Does Announced EU Deal Leave Out Critical Elements?
By Staff News & Analysis - June 29, 2012

'Armageddon' to Happen Despite EU Deal … Jim Rogers, Chairman of Rogers Holdings says the latest euro zone deal does nothing to help solve the region's biggest problem, which is its high debt levels. Even as markets cheered the agreement by European leaders to allow the direct use of the bloc's bailout funds to recapitalize struggling banks, well-known investor Jim Rogers told CNBC the move does nothing to help solve the region's biggest problem, which is its high debt levels. – YahooFinance

Dominant Social Theme: Everything will be okay with this deal in place.

Free-Market Analysis: Jim Rogers's analysis of the "deal" that has been reached by top EU "policymakers" (excerpted above) is probably accurate. Apparently, EU leaders will now be able to lend to banks without further degrading their various countries' credit status.

But why filling up bank coffers with paper money is seen as a triumph of some sort is difficult to ascertain, as Rogers astutely notes. The real problem faced by the EU is that member states spend too much money and that they cannot devalue their currencies to pay off debts and "spread the pain."

Here's more from the article:

"Just because now you have a way to get them (the banks) to borrow even more money, this is not solving the problem, this is making the problem worse," Rogers said on Friday. "People need to stop spending money they don't have. The solution to too much debt is not more debt. All this little agreement does is give them (banks) a chance to have even more debt for a while longer," he added.

After negotiating late into the night, European policymakers agreed on Friday morning that the bloc's bailout fund, the European Stability Mechanism (ESM), would be able to lend directly to recapitalize banks without increasing a country's budget deficit, and without preferential seniority status.

Summit leaders also agreed that euro area rescue funds could also be used to stabilize bond markets without forcing countries that comply with EU budget rules to adopt extra austerity measures or economic reforms …

Rogers argues that the deal does not improve the solvency of indebted nations such as Spain. Spain's central government budget deficit has soared to 3.41 percent of GDP in the first five months of 2012, above the EU limit of 3 percent. He adds that the governments need to stop coming to the rescue of failing banks, even if it results in "financial Armageddon."

What Chancellor Angela Merkel is committing Germany to with this vague deal is perhaps unconstitutional and likely will need political support. Inevitably, it will be seen as a way to empty the pockets of the German taxpayer.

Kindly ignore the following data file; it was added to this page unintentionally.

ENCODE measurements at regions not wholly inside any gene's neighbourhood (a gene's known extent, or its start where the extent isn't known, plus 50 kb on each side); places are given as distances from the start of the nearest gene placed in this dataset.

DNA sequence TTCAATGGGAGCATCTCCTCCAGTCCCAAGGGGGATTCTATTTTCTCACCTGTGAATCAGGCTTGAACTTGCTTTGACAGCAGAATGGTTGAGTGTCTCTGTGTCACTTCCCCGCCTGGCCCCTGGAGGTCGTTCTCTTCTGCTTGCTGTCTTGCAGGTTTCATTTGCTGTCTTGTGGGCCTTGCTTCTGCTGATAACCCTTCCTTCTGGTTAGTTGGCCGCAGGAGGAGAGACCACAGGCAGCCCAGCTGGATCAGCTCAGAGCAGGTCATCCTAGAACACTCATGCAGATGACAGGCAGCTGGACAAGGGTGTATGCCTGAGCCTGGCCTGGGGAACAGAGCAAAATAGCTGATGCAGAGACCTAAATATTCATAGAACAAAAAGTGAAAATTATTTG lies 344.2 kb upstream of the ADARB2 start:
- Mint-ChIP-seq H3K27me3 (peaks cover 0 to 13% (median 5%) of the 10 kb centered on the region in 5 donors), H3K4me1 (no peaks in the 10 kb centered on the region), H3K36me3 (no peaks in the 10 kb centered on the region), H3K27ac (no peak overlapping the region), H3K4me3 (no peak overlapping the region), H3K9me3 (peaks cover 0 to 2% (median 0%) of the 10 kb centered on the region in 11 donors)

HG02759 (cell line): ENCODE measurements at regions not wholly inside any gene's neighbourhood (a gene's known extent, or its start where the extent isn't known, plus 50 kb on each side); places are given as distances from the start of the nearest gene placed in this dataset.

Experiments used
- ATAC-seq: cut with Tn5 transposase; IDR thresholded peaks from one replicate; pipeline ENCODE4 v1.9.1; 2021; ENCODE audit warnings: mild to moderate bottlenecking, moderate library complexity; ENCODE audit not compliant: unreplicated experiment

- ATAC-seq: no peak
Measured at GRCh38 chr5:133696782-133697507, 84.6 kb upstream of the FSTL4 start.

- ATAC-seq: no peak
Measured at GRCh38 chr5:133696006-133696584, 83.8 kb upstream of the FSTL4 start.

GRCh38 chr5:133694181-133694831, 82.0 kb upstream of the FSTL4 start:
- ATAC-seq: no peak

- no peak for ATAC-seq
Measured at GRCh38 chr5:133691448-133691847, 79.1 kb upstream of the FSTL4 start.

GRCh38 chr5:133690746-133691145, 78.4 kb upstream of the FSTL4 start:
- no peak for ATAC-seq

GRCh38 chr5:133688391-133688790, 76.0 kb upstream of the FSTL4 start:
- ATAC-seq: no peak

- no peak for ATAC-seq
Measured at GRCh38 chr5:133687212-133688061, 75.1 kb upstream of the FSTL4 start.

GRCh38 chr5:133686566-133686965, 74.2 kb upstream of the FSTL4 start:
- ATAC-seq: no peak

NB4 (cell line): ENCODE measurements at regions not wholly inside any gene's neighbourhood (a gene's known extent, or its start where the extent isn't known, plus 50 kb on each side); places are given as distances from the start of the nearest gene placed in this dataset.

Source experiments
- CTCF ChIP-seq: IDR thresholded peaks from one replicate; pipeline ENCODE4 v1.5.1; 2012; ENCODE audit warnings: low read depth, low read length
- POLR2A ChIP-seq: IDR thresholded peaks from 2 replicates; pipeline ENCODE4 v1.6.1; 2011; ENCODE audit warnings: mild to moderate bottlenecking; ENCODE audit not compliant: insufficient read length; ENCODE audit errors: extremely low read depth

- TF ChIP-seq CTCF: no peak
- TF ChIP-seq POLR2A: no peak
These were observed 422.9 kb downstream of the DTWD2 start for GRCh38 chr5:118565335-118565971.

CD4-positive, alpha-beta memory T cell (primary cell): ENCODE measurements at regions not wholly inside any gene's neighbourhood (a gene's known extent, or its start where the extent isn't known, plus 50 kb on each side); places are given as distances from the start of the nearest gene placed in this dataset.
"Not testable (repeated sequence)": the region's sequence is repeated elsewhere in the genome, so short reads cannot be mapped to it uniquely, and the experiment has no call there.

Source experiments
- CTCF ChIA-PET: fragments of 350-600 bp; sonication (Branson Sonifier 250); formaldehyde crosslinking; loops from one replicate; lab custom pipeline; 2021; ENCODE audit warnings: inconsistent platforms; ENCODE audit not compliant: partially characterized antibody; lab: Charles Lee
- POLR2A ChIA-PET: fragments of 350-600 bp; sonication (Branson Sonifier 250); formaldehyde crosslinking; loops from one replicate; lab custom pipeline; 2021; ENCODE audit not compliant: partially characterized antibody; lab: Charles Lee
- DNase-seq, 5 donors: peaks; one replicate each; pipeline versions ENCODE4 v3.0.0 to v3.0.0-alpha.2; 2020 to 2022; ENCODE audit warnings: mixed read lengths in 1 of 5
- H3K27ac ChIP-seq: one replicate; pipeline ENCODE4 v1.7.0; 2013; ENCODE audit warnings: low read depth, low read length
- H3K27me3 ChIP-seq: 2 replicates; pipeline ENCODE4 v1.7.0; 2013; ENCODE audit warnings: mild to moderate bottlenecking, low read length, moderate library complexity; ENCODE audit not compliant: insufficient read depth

Merkel is already defending the deal, which she claims is a good compromise. According to a BBC report, the funds will not only be able to lend directly to banks, "they will also be used to buy bonds of countries like Italy and Spain whose borrowing costs have soared – with the intention that those countries will not have to apply for a formal Greek-style bailout."

She called the agreement "a good compromise" and indicated that Germans ought not to be worried that they will end up funding the profligacy of Europe's Southern PIGS.

But as Rogers points out, there have been numerous false starts within the EU. The chances of this latest summit offering a final resolution to the ongoing crisis is doubtful. In fact, the numbers are enormous. Here are some facts courtesy of ZeroHedge in an article posted in early June entitled "Systemic Risk: Why This Time IS Different and the Central Banks Won't Be Able to Stop the Crisis" by Graham Summers.

1. According to the IMF, European banks as a whole are leveraged at 26 to 1 (this data point is based on reported loans… the real leverage levels are likely much, much higher.) These are a Lehman Brothers leverage levels.

2. The European Banking system is over $46 trillion in size (nearly 3X total EU GDP).

3. The European Central Bank's (ECB) balance sheet is now nearly $4 trillion in size (larger than Germany's economy and roughly 1/3 the size of the ENTIRE EU's GDP). Aside from the inflationary and systemic risks this poses (the ECB is now leveraged at over 36 to 1).

4. Over a quarter of the ECB's balance sheet is PIIGS debt which the ECB will dump any and all losses from onto national Central Banks (read: Germany)

Summers concludes by noting the European banking system is nearly four times that of the US ($46 trillion vs. $12 trillion) with at least twice the amount of leverage (26 to 1 for the EU vs. 13 to 1 for the US). The EU Central Bank has purchased a good deal of sour sovereign debt as well.

We can see from the above how extensive the banking problem really is – and yet even were those in charge of euro solvency capable of solving it, the bigger issue of PIGS solvency remains. The idea of a gold-backed sinking fund, which we have reported on in the past, still makes sense as the Eurozone's one chance at solvency. Perhaps what has been announced – a vague announcement to be sure – will include this larger program.

As it stands now, providing additional funds to banks does nothing to affect Eurozone sovereign solvency, as Rogers points out. Nor does it solve the constitutional issues with which Merkel has to contend.

After Thoughts

Either EU leaders have simply decided to pretend they have solved the problem while merely figuring out a way to provide their largest banks with additional funds or there is something else involved in this scheme that has not yet been explained.

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